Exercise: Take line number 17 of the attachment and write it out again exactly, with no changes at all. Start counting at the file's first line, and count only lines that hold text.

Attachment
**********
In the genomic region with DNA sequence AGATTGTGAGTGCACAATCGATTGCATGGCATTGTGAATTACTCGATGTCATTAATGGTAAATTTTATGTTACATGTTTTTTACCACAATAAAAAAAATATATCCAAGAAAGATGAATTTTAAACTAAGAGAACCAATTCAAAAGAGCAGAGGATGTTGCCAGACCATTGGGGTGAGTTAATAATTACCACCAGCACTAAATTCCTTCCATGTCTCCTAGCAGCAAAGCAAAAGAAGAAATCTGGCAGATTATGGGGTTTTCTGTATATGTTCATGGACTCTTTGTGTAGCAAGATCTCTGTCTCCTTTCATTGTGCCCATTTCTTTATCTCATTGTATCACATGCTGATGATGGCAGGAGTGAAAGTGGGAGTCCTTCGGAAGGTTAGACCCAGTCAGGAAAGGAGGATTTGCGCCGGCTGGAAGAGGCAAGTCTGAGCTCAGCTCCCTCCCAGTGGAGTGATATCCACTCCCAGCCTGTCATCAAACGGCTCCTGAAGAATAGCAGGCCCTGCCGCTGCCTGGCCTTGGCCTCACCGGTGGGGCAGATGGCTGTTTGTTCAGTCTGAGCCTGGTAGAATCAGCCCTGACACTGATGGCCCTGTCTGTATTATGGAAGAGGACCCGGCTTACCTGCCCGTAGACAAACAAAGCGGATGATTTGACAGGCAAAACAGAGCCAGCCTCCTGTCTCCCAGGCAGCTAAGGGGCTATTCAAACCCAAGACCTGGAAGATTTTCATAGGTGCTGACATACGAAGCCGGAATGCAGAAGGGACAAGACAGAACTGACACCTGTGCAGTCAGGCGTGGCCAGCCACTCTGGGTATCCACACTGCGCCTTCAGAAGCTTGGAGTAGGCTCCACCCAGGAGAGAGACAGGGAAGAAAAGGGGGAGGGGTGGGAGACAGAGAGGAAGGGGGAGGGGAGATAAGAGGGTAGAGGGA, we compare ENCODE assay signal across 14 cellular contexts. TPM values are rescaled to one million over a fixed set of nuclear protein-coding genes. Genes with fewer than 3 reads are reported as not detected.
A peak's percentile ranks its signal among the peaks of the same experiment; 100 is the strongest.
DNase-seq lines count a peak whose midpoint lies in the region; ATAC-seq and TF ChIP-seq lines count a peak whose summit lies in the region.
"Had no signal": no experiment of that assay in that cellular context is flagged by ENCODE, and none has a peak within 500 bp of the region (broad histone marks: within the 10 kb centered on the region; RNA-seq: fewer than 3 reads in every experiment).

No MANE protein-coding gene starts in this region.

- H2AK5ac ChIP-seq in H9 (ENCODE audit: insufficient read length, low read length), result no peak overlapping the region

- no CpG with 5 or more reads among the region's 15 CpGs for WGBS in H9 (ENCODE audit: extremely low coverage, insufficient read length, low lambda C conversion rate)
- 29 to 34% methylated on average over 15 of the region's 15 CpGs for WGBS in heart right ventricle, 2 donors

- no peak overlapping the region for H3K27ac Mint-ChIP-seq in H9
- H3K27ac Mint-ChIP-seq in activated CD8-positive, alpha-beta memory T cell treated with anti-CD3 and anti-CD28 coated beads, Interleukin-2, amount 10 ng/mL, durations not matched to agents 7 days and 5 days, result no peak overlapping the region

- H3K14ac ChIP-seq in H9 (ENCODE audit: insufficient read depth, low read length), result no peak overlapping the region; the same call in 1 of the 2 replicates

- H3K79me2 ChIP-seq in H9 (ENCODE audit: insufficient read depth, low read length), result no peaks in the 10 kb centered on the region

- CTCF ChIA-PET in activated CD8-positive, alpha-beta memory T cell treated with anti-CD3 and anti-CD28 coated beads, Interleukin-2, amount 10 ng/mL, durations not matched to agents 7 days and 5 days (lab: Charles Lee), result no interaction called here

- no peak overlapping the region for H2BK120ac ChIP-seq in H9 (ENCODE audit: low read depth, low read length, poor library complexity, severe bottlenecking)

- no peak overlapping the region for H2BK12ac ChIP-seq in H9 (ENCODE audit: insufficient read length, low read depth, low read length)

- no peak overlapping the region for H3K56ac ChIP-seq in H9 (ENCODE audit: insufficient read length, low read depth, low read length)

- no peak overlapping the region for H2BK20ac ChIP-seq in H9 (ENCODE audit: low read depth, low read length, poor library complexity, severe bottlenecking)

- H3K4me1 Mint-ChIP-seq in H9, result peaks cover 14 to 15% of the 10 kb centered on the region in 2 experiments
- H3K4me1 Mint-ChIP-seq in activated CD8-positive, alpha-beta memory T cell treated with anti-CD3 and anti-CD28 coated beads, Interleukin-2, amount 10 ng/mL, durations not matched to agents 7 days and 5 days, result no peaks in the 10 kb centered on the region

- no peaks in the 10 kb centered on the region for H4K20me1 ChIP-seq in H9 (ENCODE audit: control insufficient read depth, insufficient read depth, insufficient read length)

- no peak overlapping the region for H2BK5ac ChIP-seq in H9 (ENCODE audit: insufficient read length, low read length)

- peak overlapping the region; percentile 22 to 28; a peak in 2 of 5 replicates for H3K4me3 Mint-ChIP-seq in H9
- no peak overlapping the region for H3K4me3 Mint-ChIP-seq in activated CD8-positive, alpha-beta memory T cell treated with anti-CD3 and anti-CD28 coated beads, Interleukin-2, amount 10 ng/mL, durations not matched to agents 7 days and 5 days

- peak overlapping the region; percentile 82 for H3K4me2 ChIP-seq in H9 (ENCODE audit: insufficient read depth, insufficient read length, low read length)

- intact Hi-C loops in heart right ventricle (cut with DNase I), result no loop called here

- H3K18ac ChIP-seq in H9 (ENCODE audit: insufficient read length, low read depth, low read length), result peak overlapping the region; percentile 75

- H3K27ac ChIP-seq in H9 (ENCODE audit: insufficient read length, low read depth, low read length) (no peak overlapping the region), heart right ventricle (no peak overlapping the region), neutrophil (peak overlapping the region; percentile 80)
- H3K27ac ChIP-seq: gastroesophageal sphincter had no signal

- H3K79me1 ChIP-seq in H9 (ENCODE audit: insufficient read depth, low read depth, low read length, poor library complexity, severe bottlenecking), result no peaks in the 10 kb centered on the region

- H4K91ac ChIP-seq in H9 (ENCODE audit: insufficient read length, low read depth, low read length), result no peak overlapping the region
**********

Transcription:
- no peak overlapping the region for H2BK20ac ChIP-seq in H9 (ENCODE audit: low read depth, low read length, poor library complexity, severe bottlenecking)